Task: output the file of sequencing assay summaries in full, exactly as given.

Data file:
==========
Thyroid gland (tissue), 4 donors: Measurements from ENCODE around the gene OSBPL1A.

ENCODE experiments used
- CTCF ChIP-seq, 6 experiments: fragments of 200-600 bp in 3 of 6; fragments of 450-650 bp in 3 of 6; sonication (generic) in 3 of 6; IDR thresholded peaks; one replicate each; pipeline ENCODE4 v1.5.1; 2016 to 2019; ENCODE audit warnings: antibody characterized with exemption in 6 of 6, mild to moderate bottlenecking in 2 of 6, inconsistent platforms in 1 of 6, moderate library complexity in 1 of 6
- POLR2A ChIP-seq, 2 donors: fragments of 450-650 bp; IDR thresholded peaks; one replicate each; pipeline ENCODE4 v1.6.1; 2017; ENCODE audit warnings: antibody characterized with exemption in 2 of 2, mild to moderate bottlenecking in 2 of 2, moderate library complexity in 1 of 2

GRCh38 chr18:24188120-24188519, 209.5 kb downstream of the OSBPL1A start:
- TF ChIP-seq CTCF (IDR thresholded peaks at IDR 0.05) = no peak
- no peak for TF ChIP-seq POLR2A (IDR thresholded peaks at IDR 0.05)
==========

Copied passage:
Thyroid gland (tissue), 4 donors: Measurements from ENCODE around the gene OSBPL1A.

ENCODE experiments used
- CTCF ChIP-seq, 6 experiments: fragments of 200-600 bp in 3 of 6; fragments of 450-650 bp in 3 of 6; sonication (generic) in 3 of 6; IDR thresholded peaks; one replicate each; pipeline ENCODE4 v1.5.1; 2016 to 2019; ENCODE audit warnings: antibody characterized with exemption in 6 of 6, mild to moderate bottlenecking in 2 of 6, inconsistent platforms in 1 of 6, moderate library complexity in 1 of 6
- POLR2A ChIP-seq, 2 donors: fragments of 450-650 bp; IDR thresholded peaks; one replicate each; pipeline ENCODE4 v1.6.1; 2017; ENCODE audit warnings: antibody characterized with exemption in 2 of 2, mild to moderate bottlenecking in 2 of 2, moderate library complexity in 1 of 2

GRCh38 chr18:24188120-24188519, 209.5 kb downstream of the OSBPL1A start:
- TF ChIP-seq CTCF (IDR thresholded peaks at IDR 0.05) = no peak
- no peak for TF ChIP-seq POLR2A (IDR thresholded peaks at IDR 0.05)